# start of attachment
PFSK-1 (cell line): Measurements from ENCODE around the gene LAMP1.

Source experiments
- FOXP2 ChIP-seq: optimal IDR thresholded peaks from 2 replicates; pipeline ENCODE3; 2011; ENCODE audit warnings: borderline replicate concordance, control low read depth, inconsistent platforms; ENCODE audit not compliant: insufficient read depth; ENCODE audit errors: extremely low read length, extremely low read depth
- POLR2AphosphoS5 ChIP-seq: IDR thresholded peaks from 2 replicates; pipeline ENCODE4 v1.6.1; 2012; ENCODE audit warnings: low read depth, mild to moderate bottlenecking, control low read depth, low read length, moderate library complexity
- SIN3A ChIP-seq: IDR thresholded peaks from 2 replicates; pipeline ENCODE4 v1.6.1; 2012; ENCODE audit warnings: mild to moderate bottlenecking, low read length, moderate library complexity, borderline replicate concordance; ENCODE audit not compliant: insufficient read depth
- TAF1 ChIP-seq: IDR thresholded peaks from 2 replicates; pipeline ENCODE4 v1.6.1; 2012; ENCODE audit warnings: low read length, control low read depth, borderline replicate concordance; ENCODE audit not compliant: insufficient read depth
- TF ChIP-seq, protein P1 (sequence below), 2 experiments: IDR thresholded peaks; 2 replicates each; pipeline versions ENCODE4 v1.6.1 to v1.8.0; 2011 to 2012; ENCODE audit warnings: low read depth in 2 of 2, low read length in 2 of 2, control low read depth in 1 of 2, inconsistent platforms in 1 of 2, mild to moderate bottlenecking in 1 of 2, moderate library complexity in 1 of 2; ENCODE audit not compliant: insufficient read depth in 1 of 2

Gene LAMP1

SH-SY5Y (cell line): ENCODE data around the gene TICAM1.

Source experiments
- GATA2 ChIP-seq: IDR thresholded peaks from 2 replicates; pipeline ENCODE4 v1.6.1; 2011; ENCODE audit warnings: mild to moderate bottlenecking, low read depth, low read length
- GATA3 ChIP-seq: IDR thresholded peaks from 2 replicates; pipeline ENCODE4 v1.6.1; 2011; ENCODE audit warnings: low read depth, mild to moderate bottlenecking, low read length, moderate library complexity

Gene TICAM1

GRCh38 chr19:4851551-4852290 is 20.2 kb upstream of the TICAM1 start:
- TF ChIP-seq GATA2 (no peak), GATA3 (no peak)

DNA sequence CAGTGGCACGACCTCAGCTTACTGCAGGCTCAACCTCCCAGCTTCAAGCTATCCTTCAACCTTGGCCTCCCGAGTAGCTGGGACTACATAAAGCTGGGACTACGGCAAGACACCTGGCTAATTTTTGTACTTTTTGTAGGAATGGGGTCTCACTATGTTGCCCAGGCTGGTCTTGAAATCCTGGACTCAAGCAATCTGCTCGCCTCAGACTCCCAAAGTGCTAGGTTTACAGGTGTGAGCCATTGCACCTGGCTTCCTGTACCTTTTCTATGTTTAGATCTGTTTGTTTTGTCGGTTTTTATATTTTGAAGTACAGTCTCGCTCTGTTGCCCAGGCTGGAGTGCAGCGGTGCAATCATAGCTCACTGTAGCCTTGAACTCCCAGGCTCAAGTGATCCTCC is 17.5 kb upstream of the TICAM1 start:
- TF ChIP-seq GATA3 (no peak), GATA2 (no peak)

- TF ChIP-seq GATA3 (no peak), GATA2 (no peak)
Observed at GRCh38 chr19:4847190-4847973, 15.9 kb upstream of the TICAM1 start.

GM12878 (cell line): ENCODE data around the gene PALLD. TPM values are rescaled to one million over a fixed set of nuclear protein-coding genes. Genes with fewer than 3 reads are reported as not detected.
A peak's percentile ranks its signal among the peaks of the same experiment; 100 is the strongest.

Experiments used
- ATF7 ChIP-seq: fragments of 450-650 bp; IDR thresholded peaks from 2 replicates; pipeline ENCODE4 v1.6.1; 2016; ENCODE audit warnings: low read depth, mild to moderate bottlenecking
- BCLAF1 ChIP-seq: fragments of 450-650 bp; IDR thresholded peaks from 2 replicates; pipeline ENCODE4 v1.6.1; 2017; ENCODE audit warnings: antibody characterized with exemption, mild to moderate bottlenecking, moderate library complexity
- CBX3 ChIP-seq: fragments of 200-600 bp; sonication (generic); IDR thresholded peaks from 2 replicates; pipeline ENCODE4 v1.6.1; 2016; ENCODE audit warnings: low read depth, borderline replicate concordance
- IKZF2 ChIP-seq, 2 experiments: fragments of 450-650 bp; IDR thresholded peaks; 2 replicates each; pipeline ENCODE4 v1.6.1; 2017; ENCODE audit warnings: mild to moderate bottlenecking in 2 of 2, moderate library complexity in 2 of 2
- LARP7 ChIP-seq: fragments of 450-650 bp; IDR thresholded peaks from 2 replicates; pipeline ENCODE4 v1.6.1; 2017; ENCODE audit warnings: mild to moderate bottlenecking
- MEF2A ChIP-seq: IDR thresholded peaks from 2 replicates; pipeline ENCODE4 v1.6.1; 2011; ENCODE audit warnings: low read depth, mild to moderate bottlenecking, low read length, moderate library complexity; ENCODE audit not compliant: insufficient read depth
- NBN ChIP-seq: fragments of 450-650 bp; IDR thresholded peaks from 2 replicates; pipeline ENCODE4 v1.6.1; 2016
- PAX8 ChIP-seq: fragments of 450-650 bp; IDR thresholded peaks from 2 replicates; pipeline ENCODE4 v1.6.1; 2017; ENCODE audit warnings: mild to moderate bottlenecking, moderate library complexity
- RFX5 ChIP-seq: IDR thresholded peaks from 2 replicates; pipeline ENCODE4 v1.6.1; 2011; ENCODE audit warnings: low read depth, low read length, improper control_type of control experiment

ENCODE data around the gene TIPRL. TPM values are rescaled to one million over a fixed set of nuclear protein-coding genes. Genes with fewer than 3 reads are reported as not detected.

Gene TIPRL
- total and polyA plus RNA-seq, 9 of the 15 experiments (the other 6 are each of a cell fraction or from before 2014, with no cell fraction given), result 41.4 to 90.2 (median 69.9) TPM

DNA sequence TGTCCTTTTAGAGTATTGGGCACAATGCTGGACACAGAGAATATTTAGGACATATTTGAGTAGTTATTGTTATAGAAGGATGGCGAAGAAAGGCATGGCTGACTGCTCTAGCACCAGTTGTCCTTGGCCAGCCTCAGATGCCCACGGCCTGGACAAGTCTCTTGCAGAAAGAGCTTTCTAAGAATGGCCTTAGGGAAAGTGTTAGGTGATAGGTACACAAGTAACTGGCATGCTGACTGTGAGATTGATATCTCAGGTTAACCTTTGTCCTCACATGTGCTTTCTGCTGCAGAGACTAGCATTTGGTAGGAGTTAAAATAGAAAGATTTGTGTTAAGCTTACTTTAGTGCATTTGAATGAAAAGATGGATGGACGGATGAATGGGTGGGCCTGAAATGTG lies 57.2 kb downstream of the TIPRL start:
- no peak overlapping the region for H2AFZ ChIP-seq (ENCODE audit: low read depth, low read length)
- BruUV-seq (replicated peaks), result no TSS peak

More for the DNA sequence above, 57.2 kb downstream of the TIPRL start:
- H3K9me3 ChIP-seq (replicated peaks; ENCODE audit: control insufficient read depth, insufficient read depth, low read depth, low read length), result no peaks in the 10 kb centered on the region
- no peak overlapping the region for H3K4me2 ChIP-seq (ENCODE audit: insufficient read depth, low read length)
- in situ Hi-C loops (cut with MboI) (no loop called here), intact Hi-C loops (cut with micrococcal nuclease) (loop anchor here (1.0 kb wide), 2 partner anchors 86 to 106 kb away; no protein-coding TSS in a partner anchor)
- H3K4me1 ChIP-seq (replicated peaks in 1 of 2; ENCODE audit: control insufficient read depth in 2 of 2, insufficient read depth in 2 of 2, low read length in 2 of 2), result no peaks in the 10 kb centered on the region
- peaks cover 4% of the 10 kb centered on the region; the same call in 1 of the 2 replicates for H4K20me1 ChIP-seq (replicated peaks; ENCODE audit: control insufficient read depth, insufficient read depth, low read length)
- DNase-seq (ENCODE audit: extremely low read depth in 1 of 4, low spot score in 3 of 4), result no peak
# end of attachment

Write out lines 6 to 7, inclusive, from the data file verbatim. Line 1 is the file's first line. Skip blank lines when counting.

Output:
- TAF1 ChIP-seq: IDR thresholded peaks from 2 replicates; pipeline ENCODE4 v1.6.1; 2012; ENCODE audit warnings: low read length, control low read depth, borderline replicate concordance; ENCODE audit not compliant: insufficient read depth
- TF ChIP-seq, protein P1 (sequence below), 2 experiments: IDR thresholded peaks; 2 replicates each; pipeline versions ENCODE4 v1.6.1 to v1.8.0; 2011 to 2012; ENCODE audit warnings: low read depth in 2 of 2, low read length in 2 of 2, control low read depth in 1 of 2, inconsistent platforms in 1 of 2, mild to moderate bottlenecking in 1 of 2, moderate library complexity in 1 of 2; ENCODE audit not compliant: insufficient read depth in 1 of 2